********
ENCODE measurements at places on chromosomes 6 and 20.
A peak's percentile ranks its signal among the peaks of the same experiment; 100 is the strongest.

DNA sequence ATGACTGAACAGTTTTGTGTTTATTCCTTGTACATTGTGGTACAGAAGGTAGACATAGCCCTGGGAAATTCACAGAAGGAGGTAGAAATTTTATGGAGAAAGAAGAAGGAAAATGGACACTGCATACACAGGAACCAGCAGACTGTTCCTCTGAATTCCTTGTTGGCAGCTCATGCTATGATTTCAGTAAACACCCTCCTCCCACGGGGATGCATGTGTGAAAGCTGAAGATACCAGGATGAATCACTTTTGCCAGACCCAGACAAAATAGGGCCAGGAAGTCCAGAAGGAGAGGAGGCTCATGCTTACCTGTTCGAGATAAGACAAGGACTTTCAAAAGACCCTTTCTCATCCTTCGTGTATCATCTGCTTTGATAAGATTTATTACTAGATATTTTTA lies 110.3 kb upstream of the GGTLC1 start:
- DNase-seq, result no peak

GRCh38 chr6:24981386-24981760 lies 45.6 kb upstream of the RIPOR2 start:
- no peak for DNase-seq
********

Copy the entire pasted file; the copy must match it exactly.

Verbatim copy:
ENCODE measurements at places on chromosomes 6 and 20.
A peak's percentile ranks its signal among the peaks of the same experiment; 100 is the strongest.

DNA sequence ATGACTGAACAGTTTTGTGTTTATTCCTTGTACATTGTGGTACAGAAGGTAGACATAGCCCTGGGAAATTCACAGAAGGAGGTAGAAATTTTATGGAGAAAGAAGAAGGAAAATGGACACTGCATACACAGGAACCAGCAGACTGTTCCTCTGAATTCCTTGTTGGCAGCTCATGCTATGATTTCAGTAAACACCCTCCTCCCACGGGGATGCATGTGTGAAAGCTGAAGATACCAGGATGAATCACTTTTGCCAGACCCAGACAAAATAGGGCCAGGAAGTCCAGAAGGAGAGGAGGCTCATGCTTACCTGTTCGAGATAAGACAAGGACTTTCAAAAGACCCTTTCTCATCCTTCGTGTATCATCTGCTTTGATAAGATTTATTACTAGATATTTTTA lies 110.3 kb upstream of the GGTLC1 start:
- DNase-seq, result no peak

GRCh38 chr6:24981386-24981760 lies 45.6 kb upstream of the RIPOR2 start:
- no peak for DNase-seq